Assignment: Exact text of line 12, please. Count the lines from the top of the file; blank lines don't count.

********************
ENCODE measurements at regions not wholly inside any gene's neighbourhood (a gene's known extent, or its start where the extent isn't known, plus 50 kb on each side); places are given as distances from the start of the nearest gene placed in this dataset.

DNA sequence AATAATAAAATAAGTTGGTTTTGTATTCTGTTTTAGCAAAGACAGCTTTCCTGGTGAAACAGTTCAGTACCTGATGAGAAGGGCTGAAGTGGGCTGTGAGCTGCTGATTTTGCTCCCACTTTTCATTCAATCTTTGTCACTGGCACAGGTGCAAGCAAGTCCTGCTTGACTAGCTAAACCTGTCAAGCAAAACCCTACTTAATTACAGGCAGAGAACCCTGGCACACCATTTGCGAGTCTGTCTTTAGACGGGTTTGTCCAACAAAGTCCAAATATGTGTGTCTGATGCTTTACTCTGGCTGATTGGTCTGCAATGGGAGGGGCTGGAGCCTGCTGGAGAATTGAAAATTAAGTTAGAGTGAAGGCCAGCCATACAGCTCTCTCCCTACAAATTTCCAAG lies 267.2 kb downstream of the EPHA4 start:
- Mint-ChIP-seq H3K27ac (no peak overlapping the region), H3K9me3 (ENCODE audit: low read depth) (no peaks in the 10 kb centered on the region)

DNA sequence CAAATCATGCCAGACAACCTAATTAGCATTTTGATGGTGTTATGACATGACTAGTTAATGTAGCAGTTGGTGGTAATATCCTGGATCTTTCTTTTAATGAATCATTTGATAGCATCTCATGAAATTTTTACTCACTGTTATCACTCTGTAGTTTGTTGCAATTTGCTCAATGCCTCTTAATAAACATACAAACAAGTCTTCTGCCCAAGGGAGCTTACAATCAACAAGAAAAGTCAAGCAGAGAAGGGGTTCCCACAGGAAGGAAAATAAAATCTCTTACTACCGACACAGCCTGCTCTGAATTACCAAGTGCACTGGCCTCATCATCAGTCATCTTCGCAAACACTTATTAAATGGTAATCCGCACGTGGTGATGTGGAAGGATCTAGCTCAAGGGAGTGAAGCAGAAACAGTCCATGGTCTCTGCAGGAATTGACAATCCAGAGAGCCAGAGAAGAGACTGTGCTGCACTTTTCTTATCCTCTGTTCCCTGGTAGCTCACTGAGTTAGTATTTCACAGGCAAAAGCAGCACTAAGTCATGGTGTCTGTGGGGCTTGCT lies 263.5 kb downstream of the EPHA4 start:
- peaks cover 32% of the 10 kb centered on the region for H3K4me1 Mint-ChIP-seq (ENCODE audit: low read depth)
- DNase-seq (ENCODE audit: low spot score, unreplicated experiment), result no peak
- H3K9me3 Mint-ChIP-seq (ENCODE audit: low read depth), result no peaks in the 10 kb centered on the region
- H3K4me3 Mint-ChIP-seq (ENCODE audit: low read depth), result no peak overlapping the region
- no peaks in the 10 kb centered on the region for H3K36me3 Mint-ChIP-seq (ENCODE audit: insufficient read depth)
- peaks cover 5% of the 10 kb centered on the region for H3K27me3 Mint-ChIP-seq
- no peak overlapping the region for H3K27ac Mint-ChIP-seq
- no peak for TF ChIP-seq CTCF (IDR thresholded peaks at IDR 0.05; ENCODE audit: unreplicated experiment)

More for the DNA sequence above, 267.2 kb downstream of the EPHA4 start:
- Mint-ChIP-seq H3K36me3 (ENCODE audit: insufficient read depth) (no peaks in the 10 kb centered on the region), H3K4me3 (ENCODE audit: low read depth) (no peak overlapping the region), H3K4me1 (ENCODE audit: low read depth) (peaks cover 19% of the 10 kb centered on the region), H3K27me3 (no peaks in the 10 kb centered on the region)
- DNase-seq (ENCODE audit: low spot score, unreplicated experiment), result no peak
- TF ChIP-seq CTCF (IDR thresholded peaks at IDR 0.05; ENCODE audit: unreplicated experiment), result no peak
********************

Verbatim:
- no peak for TF ChIP-seq CTCF (IDR thresholded peaks at IDR 0.05; ENCODE audit: unreplicated experiment)